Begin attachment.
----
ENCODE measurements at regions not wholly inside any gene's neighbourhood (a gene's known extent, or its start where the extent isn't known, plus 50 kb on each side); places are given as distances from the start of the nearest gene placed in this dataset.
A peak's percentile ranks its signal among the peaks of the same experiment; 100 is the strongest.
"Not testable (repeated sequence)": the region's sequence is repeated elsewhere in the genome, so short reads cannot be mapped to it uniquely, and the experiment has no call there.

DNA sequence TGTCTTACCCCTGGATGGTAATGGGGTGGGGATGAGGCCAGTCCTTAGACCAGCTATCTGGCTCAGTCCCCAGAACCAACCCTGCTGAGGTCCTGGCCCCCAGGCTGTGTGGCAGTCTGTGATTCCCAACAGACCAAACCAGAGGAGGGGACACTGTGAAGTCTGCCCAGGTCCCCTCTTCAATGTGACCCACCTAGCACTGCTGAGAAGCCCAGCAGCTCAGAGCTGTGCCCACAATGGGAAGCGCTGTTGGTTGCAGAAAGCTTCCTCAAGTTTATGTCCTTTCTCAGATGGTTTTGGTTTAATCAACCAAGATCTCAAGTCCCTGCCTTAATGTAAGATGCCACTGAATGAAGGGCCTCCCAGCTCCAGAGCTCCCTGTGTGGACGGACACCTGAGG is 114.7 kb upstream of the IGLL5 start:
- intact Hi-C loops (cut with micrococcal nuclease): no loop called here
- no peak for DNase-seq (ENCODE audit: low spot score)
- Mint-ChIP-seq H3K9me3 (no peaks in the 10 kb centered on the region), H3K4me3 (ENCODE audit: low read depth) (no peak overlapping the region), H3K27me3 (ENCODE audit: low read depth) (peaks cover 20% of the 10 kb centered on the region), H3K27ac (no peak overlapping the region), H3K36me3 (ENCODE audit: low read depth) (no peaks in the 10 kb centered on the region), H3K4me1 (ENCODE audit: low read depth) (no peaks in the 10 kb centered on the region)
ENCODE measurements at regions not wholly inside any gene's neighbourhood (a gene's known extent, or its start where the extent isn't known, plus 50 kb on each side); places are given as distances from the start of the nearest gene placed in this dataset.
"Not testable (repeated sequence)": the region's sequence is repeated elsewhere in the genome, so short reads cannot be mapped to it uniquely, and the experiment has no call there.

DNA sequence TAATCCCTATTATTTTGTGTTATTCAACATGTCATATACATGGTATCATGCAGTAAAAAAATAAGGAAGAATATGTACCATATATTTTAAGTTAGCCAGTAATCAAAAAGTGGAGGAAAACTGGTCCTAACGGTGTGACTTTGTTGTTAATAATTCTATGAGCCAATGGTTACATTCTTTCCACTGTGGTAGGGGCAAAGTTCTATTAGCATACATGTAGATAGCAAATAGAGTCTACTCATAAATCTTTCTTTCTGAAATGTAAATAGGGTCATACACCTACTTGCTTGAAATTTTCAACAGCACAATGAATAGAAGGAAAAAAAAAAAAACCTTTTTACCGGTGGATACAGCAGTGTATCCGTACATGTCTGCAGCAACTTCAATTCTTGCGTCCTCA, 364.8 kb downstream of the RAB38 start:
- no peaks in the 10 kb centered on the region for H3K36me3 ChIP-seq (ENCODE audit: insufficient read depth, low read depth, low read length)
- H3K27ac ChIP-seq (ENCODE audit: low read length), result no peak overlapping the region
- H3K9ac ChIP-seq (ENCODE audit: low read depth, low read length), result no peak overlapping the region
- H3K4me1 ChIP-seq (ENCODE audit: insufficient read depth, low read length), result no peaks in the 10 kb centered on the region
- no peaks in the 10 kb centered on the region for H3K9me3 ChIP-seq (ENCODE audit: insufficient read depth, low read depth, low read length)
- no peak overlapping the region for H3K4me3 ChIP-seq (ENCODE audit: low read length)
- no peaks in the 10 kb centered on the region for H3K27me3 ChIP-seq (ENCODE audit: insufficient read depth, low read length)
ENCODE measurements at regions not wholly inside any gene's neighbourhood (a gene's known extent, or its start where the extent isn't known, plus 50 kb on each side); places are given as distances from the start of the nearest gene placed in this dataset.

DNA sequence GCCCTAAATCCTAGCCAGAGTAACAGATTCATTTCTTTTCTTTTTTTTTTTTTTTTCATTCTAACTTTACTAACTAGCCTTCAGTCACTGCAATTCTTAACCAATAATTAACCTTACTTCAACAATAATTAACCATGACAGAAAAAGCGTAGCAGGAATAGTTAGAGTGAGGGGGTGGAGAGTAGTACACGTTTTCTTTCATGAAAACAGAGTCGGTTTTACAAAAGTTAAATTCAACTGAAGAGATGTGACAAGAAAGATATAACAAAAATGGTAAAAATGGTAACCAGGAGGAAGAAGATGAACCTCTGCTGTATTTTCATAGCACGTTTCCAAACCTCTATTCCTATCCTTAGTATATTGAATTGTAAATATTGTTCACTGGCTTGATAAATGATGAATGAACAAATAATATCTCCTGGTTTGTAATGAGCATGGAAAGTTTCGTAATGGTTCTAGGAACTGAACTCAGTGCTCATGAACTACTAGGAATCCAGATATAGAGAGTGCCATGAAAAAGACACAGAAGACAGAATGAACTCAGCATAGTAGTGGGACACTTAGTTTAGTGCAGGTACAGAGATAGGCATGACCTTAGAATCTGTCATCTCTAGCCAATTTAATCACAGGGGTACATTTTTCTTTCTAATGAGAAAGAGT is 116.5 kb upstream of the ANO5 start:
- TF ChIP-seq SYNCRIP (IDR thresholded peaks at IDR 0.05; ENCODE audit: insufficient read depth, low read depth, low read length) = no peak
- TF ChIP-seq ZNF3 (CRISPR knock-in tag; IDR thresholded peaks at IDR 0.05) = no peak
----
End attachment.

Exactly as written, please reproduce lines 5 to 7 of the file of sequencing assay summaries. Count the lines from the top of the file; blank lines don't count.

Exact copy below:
- intact Hi-C loops (cut with micrococcal nuclease): no loop called here
- no peak for DNase-seq (ENCODE audit: low spot score)
- Mint-ChIP-seq H3K9me3 (no peaks in the 10 kb centered on the region), H3K4me3 (ENCODE audit: low read depth) (no peak overlapping the region), H3K27me3 (ENCODE audit: low read depth) (peaks cover 20% of the 10 kb centered on the region), H3K27ac (no peak overlapping the region), H3K36me3 (ENCODE audit: low read depth) (no peaks in the 10 kb centered on the region), H3K4me1 (ENCODE audit: low read depth) (no peaks in the 10 kb centered on the region)